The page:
Peter Iredale wreck, it skeleton marking the Graveyard of the Pacific
Robert Bradshaw [CC BY 2.5 (https://creativecommons.org/licenses/by/2.5)]
"Since 1792, approximately 2,000 large ships have sunk in and around the Columbia Bar, and because of the danger and the numerous shipwrecks the mouth of the Columbia River acquired a reputation worldwide as the Graveyard of the Pacific." -- Wikipedia
Valiant I crewed on in 2012 and crossed the Columbia Bar in rough conditions.
The first time I crossed the bar, in 2012, it was a nightmare. I crewed for a delivery from Neah Bay Washington, to Warrenton, Oregon, a tad past the mouth of the Columbia River. Long story somewhat short, the captain got sick. Left largely to our own devices, the other crewmate and I were pretty clueless. We took an ill-advised shortcut to approach the Bar -- the equivalent of swimming against rather than with a wicked riptide. Right before the Bar, the captain came to. He tuned in the Coast Guard reports on the VHF radio. They sounded not great, but passable. The options were
  1. Heave to and wait until morning, or 
  2. Push on through the Bar. 
With great misgivings, we pushed. The conditions were worse that forecast. Winds were 25 knots. The water very choppy. Amidst the sea spray, around midnight we flailed, bumped and ground our way through. It was a surreal experience, and not in a good way. Eventually, we made it into Warrenton.
Bathymetric map of the Columbia River mouth: isobaths at five-foot intervals, 15-310 feet. Sandbars in yellow.
Source: Wikimedia
The last time I crossed the Bar it was two years ago, with Wayne. The stars aligned. The sun was shining. The water surface was calm as a lake on a windless day. I just got off watch before we crossed and it was so calm, I slept right through it -- hence no photos of that passage to show!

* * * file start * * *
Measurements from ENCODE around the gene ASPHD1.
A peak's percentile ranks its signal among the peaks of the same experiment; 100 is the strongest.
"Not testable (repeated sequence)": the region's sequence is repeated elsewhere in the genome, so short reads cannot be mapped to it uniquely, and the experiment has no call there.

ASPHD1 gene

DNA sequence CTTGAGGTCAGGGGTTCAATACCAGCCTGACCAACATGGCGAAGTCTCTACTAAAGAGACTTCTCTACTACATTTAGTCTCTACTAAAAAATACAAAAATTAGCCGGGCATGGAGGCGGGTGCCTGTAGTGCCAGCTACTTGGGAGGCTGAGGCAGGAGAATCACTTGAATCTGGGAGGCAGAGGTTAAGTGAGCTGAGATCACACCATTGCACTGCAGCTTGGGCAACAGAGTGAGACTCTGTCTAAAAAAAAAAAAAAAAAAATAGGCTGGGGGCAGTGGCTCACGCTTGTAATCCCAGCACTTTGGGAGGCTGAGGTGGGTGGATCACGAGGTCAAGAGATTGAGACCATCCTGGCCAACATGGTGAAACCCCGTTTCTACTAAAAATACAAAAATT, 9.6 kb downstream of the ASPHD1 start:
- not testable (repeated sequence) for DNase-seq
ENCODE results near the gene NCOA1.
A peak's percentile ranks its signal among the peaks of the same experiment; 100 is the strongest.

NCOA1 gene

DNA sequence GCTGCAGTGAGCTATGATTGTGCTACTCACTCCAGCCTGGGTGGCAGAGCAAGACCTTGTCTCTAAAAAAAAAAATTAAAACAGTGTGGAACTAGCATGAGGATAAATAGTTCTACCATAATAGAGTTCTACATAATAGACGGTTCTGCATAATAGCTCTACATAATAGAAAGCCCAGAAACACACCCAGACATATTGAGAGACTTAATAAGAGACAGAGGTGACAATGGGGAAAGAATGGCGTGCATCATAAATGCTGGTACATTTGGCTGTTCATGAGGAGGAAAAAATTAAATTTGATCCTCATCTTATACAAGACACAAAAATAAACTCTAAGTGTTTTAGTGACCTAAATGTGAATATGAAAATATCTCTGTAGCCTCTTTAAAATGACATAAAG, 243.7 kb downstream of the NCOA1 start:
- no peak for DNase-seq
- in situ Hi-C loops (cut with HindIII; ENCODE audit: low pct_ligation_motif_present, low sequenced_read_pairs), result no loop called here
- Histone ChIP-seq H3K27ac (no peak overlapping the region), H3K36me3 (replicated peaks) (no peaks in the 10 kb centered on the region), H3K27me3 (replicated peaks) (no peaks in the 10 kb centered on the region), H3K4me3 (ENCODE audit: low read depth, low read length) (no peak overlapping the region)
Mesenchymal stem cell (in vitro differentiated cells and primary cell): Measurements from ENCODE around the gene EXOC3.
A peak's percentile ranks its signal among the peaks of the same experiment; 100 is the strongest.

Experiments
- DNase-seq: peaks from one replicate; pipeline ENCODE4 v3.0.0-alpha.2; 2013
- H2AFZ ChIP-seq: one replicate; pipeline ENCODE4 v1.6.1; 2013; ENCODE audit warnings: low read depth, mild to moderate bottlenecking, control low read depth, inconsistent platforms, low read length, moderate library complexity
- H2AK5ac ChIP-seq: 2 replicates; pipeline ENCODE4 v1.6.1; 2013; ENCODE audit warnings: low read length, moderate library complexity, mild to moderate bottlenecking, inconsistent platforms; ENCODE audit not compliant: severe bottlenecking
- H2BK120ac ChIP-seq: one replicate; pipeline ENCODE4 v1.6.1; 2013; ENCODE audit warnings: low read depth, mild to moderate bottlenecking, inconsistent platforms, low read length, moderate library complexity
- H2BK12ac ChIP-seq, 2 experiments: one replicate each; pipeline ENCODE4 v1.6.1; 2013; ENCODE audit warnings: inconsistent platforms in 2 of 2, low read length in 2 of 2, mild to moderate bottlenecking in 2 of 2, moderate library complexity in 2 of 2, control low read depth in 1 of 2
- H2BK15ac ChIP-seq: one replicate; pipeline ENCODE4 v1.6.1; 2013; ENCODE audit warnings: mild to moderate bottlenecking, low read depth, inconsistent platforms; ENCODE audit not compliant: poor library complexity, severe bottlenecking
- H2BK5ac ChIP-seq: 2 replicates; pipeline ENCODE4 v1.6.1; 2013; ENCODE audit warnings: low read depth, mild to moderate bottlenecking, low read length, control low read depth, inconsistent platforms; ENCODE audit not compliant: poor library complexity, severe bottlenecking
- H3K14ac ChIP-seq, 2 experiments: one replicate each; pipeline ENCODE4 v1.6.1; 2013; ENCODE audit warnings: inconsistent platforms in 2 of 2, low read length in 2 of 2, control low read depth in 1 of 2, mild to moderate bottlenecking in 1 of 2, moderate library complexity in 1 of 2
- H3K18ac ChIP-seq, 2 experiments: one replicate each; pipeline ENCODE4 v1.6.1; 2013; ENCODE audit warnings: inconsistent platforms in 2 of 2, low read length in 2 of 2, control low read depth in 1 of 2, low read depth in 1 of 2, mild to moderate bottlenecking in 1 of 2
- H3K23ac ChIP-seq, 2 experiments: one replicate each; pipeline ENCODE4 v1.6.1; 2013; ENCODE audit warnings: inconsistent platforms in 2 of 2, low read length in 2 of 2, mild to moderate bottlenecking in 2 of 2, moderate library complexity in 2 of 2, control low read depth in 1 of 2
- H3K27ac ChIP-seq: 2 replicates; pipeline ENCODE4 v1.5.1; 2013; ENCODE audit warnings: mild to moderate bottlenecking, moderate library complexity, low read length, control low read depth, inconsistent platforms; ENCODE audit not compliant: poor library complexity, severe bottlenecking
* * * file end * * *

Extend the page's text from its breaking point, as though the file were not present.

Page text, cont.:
This time, we stalled for a day, for a better forecast, first anchoring in Astoria's Tongue Point, then spending the next night at Astoria Marina, which gave us a bit of a jump start on the Bar.
Seaweed surrounding our anchor at Tongue Point, Astoria.
Muddy anchor roller at Tongue Point, Astoria. One more reason to go to Astoria Marina - to use their hose to clean this up!
We were not expecting this passage to be as smooth as our last. A nasty ebb tide was predicted, with 6 foot swells, and breaking waves. We dutifully downed our pre-passage Bonine (motion sickness tablets, less drowsy-making than Dramamine and IMHO every bit as or more effective) with our morning coffee and tea.
Astoria-Ilwaco bridge as we pushed out of Astoria Marina for our Bar crossing this morning.
We turned our motor on at 7:15 am under gray cloudy skies, casting everything in a dull pewter glow.
The line at the left is one of the jetties marking the Columbia Bar. Note the flat smooth water? That's good for a crossing.
Wayne spotted dolphins off our bow as we approached the Bar. A flock of pelican scattered in our wake a little after that. We decided that was a good omen for our crossing. We love pelicans!

The swells were far more benign than forecast; mostly only about 2 feet. 
M/V Serendipity crossing the bar. Photo courtesy Sholei. The Ropes in the upper right are her sailboat's lines.

Our biggest challenge was the fishing boat that cut us off just as we were crossing the bar, their propeller-snagging line trailing behind them. Fortunately nothing "caught" our propeller. I did have to hold steady on the skillet handle for our breakfast grits as we passed the Bar, or the pan would've flown off our ungimballed* stove.


*A gimballed stove sits on a hinge system that keeps the stove level even when the boat tilts. Our stove is a standard, fixed camping stove, which can make for some exciting cooking adventures when we get rocked and rolled. (Ask me how I know🙄.)

All in all - a good crossing!
Our friend Sholei, at Neah Bay, stoked after completing her first solo Bar crossing.
We also happy to that our friend Sholei was also making the crossing that morning in her boat. It's always nice when you can keep tabs on each other. Sholei got an earlier start than us and crossed the Bar before we did.
View from Sholei's cockpit of our boats crossing the Bar. Photo courtesy Sholei.
Location Location
We arrived in Neah Bay (N48 22.224 W124 37.084) and anchored out this morning at 8 am, after going nonstop for 24 and 3/4 hours, 144 miles from Astoria. Tomorrow we head for Port Angeles, then on to the San Juans and British Columbia.
Sea lion, one finger away from Sholei's slip in Makah Marina. Note the mohawk on this dude!